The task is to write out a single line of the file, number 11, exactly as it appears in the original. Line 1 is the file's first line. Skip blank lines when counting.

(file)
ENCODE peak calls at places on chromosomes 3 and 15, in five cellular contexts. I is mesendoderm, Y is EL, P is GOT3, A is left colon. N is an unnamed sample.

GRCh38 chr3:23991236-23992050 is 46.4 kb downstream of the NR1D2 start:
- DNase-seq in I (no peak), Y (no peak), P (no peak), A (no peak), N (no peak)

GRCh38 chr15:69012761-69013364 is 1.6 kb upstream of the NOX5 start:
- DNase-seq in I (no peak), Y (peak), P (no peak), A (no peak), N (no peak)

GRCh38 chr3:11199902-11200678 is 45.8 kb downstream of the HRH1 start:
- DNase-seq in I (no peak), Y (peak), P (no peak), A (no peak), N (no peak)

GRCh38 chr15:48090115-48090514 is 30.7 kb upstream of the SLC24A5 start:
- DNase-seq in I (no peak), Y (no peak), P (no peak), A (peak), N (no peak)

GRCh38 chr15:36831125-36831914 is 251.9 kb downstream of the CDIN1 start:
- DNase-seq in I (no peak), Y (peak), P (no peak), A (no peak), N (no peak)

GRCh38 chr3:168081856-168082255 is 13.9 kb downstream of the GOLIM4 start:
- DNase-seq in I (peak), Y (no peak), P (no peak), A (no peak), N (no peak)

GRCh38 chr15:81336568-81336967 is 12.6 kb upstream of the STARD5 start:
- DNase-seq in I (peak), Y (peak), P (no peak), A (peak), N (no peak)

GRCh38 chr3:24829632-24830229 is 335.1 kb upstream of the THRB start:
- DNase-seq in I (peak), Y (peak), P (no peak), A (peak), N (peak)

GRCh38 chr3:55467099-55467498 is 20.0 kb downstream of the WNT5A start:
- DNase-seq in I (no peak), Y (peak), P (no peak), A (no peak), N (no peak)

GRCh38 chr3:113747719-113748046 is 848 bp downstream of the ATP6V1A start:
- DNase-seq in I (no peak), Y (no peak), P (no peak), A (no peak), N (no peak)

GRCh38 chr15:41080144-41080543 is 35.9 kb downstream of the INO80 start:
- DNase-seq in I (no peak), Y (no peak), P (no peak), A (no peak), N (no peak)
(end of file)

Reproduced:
- DNase-seq in I (no peak), Y (peak), P (no peak), A (no peak), N (no peak)